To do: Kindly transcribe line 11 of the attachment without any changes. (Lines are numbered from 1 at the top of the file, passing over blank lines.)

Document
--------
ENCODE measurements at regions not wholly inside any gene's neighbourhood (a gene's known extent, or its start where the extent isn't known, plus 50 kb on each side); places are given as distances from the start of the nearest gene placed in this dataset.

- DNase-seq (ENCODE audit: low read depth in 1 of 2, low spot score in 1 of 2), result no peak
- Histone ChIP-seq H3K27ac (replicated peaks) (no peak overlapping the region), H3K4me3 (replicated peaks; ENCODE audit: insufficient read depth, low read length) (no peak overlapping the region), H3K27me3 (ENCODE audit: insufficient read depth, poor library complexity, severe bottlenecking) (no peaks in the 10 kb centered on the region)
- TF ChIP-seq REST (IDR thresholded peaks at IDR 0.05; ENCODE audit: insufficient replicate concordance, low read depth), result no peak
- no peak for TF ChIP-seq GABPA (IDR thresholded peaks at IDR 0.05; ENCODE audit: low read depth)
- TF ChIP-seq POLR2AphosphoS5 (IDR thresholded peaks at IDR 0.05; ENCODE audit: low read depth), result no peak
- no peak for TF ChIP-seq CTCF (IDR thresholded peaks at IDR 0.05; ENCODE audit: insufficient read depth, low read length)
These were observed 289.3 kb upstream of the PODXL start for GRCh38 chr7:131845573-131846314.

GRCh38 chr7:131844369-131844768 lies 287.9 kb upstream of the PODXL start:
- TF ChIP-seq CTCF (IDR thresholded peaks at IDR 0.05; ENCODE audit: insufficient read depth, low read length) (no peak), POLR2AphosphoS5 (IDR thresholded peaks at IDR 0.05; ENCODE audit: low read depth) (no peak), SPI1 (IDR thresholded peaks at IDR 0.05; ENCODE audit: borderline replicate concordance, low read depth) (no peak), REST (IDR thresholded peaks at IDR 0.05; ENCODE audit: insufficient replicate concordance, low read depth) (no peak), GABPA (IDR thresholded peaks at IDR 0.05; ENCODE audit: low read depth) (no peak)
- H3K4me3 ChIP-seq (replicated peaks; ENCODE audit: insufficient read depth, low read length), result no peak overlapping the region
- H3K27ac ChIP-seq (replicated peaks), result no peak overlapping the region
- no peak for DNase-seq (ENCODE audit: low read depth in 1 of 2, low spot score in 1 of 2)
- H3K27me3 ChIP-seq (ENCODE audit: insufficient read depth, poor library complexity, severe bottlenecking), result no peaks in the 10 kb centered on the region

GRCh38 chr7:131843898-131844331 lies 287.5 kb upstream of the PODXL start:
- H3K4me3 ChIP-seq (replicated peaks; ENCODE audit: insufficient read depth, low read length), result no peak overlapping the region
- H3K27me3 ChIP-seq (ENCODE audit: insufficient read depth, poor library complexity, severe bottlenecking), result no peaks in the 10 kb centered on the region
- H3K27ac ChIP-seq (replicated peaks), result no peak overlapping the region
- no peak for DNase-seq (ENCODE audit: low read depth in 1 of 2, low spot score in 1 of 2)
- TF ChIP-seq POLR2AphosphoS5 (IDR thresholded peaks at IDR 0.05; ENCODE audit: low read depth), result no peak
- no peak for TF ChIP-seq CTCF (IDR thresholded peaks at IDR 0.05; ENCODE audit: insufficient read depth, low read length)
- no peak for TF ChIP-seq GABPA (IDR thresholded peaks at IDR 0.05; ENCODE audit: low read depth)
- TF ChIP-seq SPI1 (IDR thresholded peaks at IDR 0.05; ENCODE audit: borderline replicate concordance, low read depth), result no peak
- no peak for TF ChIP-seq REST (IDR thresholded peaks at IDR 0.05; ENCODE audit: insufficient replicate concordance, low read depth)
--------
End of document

- H3K4me3 ChIP-seq (replicated peaks; ENCODE audit: insufficient read depth, low read length), result no peak overlapping the region